Dental surgeons are significantly different from dentists; though their disciplines do overlap, a dental surgeon has undertaken specialist training, to equip them to handle more intensive dental work.
The severity of cases, their daily caseload and the equipment that the two professionals use are all very different, and although a dental practitioner is part of a surgical society, a maxillofacial surgeon will also be able to offer more extensive procedures. But some treatments overlap and can be completed by both professionals.
In general, a dental surgeon will be able to complete all the procedures of a dentist in Wimbledon and more. The additional cost would make this unsuitable for most patients, and during a normal treatment pathway, many regular dental patients would see a general dental practitioner first and be referred on if the case was considered complex.
For instance, dental implants are an extensive treatment, putting them outside the scope of a standard dental degree. As they have become more popular, many general dental professionals have chosen to attend further training, so that they can perform implanting, but typically this is part of the standard role of an oral surgeon.
One of the few extractions regularly performed by an oral surgeon is wisdom tooth removal; this is due to the multi-rooted and awkward location of wisdom teeth. The necessary incisions need to be made in specific parts of the gum and the tooth needs to be removed in pieces. In the case of impacted wisdom teeth, they may have to operate directly on the jawbone.
Not all dental surgeons are specialised in working with bone. Maxillofacial specialists work with the soft tissues and complex nerve and blood supplies of the face. The training of an oral surgeon extends beyond the teeth and jaw, encompassing a range of pathologies both infectious and genetic, as well as the anatomy of the face and neck, enabling them to perform reconstructive work after trauma. Bone grafting is a common technique used only by dental surgeons and would not be performed in the local clinic.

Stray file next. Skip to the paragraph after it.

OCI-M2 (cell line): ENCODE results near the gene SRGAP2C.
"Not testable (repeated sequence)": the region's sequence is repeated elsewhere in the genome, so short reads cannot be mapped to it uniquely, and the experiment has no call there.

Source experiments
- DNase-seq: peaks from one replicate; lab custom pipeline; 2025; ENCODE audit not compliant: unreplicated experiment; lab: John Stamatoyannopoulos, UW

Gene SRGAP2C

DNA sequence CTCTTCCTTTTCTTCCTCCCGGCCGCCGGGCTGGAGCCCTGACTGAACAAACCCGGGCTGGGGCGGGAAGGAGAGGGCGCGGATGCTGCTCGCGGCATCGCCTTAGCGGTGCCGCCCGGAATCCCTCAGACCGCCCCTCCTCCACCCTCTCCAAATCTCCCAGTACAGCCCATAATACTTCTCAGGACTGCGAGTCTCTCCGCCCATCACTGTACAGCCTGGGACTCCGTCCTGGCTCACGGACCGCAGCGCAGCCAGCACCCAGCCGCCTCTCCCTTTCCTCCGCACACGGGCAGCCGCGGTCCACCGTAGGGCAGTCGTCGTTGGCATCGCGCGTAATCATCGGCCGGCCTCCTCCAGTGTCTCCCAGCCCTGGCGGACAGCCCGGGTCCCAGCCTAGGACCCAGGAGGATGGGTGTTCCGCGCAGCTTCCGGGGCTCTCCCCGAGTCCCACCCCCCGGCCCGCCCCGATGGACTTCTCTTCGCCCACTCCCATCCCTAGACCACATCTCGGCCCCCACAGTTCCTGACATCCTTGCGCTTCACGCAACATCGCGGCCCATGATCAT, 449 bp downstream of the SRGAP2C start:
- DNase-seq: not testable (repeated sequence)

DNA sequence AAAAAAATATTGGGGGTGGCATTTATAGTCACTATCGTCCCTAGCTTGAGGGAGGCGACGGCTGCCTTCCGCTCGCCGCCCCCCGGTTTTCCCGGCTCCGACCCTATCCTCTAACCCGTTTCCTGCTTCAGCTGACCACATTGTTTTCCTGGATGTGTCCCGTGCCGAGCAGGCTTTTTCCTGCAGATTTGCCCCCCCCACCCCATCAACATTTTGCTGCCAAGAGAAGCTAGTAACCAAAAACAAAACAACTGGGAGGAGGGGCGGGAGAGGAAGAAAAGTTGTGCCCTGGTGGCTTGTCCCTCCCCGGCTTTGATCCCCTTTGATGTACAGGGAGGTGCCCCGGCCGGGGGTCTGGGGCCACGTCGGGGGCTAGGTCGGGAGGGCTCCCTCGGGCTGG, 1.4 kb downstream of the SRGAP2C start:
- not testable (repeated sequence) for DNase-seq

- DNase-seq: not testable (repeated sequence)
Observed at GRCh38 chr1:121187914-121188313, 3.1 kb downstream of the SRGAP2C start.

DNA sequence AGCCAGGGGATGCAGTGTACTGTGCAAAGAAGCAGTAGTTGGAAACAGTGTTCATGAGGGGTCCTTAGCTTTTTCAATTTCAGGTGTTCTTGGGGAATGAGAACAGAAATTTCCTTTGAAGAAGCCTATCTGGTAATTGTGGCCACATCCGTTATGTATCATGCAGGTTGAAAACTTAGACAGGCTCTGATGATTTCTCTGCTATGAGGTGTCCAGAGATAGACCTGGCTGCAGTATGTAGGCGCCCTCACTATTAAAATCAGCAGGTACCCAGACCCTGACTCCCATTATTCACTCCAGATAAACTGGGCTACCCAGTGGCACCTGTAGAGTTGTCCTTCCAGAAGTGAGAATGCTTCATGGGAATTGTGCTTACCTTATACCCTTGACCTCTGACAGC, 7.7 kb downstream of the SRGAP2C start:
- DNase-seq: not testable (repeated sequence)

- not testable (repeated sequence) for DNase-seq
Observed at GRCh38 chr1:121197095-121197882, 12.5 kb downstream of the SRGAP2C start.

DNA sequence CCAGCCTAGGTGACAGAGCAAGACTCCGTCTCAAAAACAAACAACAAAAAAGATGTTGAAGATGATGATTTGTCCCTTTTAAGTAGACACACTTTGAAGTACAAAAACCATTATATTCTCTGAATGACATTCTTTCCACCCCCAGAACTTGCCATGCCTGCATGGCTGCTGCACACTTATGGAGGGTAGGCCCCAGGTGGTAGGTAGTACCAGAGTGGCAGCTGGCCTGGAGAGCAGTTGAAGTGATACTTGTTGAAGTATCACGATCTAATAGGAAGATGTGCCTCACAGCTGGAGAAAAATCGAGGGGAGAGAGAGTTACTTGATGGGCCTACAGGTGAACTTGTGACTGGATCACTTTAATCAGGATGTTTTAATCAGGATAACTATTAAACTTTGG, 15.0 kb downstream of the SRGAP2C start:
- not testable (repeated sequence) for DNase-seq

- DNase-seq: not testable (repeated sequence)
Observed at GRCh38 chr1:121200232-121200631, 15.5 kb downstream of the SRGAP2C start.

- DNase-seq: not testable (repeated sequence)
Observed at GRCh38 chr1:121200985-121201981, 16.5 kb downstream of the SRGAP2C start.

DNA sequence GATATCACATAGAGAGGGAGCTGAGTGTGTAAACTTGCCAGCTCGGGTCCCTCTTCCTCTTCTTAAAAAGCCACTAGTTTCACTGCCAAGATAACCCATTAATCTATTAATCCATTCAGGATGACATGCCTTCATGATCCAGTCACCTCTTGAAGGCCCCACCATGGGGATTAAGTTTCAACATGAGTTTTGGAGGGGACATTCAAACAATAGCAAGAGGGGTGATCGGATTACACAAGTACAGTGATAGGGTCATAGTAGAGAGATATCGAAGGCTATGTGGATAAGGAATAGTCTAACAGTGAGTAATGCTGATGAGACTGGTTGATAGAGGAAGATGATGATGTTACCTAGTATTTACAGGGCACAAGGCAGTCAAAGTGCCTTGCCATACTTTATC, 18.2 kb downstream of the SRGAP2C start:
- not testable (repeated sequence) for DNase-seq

With the standard dental practice, work is performed with the use of local anaesthetics or numbing agents. This allows the patient to remain completely conscious, permitting communication between the practitioner and the patient. This is in stark contrast to the oral surgeon who would work with an anaesthesiologist to keep a patient under sedation during the treatment. This is far more hazardous than local sedation, with the risk of suppressing breathing and constant need to monitor life signs and adjust doses accordingly (hence the need for an anaesthesiologist). This adds a great deal of cost to any procedure which has to be performed with full sedation.
Much like a GP and a consultant, a dental practitioner and a dental surgeon are both doctors practising medicine, but are quite different in their methods and specialities. Not only would it be unnecessarily costly for an oral surgeon to perform routine check-ups or fillings, but the skills of a surgeon in an operating theatre would be under utilised. In much the same way as a dentist who may understand the need and goals of a surgical procedure, but lacks the practical skills to quickly and safely perform the surgery.